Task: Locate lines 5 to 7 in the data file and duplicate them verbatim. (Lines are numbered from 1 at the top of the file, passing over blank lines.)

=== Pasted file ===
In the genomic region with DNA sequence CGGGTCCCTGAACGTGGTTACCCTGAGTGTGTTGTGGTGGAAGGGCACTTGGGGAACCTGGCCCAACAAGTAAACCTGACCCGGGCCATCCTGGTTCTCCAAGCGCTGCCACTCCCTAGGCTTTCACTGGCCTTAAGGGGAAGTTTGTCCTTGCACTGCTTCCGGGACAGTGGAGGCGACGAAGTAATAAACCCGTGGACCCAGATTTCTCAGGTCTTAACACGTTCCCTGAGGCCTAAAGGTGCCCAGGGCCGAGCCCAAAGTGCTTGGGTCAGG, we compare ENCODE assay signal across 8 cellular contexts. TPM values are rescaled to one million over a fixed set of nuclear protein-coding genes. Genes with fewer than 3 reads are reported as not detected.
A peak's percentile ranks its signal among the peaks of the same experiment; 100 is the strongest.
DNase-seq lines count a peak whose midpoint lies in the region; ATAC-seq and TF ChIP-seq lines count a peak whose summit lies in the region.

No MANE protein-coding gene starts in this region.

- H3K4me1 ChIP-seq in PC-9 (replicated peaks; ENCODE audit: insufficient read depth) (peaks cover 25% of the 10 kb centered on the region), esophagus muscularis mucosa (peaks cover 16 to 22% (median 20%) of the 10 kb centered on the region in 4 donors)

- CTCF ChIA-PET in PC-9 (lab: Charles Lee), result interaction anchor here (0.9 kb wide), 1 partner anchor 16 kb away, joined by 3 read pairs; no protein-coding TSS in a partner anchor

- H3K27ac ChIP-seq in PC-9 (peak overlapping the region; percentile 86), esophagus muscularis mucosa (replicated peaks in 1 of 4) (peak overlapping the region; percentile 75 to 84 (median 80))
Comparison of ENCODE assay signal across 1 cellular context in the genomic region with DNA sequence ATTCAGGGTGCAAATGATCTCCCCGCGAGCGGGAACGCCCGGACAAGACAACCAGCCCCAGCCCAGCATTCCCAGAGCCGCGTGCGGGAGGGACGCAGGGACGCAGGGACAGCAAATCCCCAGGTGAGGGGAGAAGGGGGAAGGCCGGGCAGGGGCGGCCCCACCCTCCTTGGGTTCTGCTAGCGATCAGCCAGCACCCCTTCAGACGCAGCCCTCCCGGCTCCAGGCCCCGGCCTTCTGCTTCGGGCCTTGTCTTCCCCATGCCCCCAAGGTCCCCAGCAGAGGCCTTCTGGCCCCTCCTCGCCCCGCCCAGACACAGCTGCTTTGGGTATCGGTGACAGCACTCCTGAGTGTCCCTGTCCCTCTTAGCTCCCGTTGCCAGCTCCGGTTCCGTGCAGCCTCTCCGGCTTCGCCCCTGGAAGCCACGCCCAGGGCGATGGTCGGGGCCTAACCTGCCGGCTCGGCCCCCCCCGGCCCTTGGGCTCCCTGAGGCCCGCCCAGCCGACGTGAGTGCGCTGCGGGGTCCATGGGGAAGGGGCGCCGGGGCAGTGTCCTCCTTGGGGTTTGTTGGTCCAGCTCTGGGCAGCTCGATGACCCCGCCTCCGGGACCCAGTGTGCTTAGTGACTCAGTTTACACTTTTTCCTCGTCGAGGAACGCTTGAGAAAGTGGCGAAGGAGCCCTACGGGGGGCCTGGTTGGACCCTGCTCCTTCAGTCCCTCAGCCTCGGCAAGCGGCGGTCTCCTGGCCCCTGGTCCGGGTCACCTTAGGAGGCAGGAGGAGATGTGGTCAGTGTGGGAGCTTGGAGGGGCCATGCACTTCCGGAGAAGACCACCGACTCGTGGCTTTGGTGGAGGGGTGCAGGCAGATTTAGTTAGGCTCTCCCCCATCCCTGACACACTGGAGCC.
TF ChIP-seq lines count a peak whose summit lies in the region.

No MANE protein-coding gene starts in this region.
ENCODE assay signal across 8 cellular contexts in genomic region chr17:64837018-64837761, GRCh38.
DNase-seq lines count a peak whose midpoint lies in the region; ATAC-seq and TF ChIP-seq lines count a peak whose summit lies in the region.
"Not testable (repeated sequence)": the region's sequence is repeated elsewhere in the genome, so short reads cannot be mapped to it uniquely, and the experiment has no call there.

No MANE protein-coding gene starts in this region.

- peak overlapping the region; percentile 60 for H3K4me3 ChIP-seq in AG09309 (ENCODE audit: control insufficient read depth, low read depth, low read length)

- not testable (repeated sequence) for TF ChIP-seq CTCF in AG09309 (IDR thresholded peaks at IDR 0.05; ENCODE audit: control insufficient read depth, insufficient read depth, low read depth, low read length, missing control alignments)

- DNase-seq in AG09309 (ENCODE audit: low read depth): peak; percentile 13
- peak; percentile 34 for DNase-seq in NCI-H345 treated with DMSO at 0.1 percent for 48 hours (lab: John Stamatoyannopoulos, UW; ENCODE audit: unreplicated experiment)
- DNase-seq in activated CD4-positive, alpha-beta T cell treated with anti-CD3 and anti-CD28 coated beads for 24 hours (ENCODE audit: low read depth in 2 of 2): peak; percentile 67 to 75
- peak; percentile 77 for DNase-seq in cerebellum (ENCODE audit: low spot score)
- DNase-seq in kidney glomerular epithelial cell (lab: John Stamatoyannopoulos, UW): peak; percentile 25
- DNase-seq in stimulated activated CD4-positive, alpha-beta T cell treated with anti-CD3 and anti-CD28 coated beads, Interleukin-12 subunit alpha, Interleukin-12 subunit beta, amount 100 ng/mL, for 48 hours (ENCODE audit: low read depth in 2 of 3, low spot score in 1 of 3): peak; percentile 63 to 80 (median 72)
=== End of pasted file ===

- H3K4me1 ChIP-seq in PC-9 (replicated peaks; ENCODE audit: insufficient read depth) (peaks cover 25% of the 10 kb centered on the region), esophagus muscularis mucosa (peaks cover 16 to 22% (median 20%) of the 10 kb centered on the region in 4 donors)

- CTCF ChIA-PET in PC-9 (lab: Charles Lee), result interaction anchor here (0.9 kb wide), 1 partner anchor 16 kb away, joined by 3 read pairs; no protein-coding TSS in a partner anchor

- H3K27ac ChIP-seq in PC-9 (peak overlapping the region; percentile 86), esophagus muscularis mucosa (replicated peaks in 1 of 4) (peak overlapping the region; percentile 75 to 84 (median 80))